Thursday 30 April 2020

The Secrets of Ironbridge
Mollie Walton
Publication Day

I was lucky enough to read the first instalment of this series and I loved it, so I am keeping everything crossed that this will come out in paperback so that I can read this one! I have an extract for you which is the prologue and is published today as an e-book.

Returning to her mother's birthplace at the age of eighteen, Beatrice Ashford encounters a complex family she barely knows. Her great-grandmother Queenie adores her, but the privileged social position of Beatrice's family as masters of the local brickworks begins to make her uncomfortable.

And then she meets Owen Malone: handsome, different, refreshing - and from a class beneath her own. They fall for each other fast, but an old family feud and growing industrial unrest threatens to drive them apart.

Can they overcome their different backgrounds? And can Beatrice make amends for her family's past?


Queenie wondered where she was buried. A pauper’s grave, no doubt. But which sorrowful patch of ground? Queenie pictured her now, a pitiful pile of bones in a crowded pit. She imagined the girl’s spirit rising from its haphazard burial place, delighted to be free of its chaotic tumble of earth and human remains. Where would it go? Perhaps it would revisit the scenes and sights of its childhood: some sort of poor man’s hovel where it was born, maybe a patch of ground where it used to play with other urchins. But once it was done with those, inevitably, it would come to the King house, to Southover. After all, the spirit was only a young girl when she had come there as a maid-of-all-work. And what if the spirit of this servant – this Betsy Blaize – were to come to Queenie’s house now? What would she see? Even as she wondered this Queenie questioned why she had conjured the memory of Blaize’s spirit after all these years of thinking of it rarely. Out of sight, out of mind. It must be because the house was draped in worry, waiting as it was for the death of her son.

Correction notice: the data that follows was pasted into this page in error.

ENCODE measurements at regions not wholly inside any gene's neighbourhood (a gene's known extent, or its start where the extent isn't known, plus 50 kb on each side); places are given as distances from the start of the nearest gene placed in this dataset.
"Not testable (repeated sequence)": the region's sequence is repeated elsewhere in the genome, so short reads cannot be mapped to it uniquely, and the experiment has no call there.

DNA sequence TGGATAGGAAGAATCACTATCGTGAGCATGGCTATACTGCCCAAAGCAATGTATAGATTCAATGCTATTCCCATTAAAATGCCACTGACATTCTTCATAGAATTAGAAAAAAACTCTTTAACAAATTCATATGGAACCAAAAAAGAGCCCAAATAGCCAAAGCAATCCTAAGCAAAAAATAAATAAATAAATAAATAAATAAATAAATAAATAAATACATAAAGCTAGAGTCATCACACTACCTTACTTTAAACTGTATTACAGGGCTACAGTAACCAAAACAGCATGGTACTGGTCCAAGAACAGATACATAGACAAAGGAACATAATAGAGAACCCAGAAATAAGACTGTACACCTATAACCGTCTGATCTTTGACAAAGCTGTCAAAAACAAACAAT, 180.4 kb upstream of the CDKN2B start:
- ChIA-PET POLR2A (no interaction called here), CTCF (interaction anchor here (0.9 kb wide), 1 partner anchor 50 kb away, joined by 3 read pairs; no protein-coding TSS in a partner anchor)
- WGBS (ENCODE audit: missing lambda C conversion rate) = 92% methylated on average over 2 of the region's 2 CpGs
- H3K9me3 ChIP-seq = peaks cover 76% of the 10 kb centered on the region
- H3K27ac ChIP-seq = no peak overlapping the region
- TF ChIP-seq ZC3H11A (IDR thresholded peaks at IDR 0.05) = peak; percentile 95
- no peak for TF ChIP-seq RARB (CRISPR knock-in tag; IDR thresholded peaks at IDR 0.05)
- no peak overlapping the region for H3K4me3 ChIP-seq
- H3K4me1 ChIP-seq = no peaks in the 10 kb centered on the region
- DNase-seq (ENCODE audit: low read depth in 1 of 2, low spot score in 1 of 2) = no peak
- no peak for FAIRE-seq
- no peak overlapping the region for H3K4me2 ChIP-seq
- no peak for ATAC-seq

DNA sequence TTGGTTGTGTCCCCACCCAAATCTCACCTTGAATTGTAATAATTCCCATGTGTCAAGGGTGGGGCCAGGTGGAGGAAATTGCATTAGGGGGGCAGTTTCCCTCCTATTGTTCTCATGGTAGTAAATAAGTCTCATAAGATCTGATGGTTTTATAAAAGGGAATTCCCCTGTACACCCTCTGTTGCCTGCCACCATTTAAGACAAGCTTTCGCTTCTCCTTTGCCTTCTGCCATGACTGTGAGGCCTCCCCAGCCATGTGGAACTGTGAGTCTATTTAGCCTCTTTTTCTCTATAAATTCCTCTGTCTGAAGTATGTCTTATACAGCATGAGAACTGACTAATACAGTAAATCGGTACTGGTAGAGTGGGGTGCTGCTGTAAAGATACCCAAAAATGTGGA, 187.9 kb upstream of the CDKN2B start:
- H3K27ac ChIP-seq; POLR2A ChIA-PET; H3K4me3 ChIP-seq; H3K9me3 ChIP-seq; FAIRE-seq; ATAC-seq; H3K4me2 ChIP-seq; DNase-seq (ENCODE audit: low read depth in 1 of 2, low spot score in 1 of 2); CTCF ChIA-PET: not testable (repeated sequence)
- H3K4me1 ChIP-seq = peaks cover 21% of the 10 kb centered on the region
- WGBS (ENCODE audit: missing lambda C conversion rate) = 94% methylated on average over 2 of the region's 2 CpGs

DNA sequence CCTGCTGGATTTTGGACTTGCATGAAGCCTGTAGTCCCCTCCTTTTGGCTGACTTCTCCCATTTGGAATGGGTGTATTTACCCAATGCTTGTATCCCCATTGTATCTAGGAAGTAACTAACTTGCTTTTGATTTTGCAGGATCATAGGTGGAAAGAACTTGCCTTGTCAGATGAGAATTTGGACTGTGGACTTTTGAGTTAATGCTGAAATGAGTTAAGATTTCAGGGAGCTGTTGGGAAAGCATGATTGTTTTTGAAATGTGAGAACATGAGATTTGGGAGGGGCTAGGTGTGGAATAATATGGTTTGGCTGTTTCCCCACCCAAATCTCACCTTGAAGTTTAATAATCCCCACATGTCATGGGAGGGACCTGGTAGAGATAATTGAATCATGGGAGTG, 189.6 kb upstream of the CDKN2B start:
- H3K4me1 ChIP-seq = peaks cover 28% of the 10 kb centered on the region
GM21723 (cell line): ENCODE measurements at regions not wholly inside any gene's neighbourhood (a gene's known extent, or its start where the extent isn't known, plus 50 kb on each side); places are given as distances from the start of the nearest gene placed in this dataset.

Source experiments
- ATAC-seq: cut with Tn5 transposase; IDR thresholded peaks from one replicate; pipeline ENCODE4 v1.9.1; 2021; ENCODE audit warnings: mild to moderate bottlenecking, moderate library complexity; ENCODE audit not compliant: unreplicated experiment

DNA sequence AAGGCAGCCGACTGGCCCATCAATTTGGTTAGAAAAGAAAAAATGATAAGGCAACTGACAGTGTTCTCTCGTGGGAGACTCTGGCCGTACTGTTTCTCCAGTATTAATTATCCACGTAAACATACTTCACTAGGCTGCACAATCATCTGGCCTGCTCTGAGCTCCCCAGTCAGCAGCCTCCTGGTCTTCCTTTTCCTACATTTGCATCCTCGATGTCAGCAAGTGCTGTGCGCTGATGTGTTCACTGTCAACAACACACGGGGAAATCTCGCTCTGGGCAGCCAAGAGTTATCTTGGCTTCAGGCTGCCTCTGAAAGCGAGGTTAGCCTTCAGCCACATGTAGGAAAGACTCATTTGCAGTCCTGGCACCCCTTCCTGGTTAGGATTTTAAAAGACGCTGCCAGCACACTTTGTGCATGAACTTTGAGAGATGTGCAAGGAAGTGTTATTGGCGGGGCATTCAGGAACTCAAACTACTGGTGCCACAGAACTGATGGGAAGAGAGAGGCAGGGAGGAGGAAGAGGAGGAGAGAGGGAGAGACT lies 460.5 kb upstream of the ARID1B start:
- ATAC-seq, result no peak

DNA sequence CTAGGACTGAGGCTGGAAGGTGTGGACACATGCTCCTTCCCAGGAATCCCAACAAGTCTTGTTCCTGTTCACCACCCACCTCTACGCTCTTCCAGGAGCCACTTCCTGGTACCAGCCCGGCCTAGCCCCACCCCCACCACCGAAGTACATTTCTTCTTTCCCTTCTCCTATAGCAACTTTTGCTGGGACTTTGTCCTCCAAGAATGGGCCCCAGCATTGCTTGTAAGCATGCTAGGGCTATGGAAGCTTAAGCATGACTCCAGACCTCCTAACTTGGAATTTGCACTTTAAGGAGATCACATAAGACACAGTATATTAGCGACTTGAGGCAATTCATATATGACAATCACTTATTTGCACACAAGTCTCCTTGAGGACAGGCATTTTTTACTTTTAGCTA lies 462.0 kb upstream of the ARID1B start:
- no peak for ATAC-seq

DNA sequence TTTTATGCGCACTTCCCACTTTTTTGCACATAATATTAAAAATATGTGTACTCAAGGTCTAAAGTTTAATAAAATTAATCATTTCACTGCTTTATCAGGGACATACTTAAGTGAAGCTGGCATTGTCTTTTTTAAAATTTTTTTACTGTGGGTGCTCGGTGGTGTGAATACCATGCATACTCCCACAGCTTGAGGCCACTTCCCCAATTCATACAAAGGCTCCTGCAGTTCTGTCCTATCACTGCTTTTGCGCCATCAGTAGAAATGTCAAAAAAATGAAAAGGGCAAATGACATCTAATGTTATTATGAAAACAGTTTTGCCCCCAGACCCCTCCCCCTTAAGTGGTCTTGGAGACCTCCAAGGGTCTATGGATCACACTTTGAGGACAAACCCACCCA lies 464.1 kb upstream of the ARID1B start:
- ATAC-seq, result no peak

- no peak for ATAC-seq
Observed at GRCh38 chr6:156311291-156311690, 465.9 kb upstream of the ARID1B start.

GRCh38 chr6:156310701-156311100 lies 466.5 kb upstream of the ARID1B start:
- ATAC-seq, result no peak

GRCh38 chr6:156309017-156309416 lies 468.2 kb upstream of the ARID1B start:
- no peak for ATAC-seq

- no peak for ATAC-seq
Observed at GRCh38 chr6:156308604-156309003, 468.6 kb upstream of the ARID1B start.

She shivered and glanced at the closed curtains in her bedroom. In her mind’s eye, she saw the spirit rise from its scrappy piece of earth across the river, floating up, up into the night sky. Over the tops of trees and industry it would go, seeing the fires of the furnaces emblazon the darkness with their hellish colours. It would skim fleetly over factories and forges, lime kilns and waggonways, pumping engines and brickworks. It might circle the pitheads and the men labouring below them in the bowels of the earth. They would never see the spirit that passed over them, buried as they were like her body, or what was left of it. Onwards, to the river itself, the mighty Severn that scoured out the Gorge and rushed through it, relentless and temperamental. The spirit would travel its length to reach the iron bridge – it would have to visit the site of its creation, after all, the place where Betsy Blaize the girl had carried her newborn child, handed it to a passing Quaker and died. Across the iron bridge it would fly, up over the houses and shops and streets, all good folk sleeping peacefully in their beds, their mattresses soft or hard depending on their gentility. Up the hill to the great house that stood above the town, frowning down upon it. Southover, the house of the hated Kings.
Queenie envisaged the spirit approaching the house from the gravel drive, making no sound as it skimmed the stones, lifting up to the window of Mr Ralph King Junior, Queenie’s son, master of the house and figurehead of the King businesses, struck down in his early sixties by sickness. If it glanced through the crack in the curtains, it would see the deathly pale face of Ralph sleeping fitfully in his bed, groaning in pain all the night through. But of course Ralph wouldn’t be her final destination. It wasn’t him who had wronged her. The spirit would float on, coming around the eastern corner of the house, slowing now, closer and closer, to arrive at its destination: Queenie’s own window.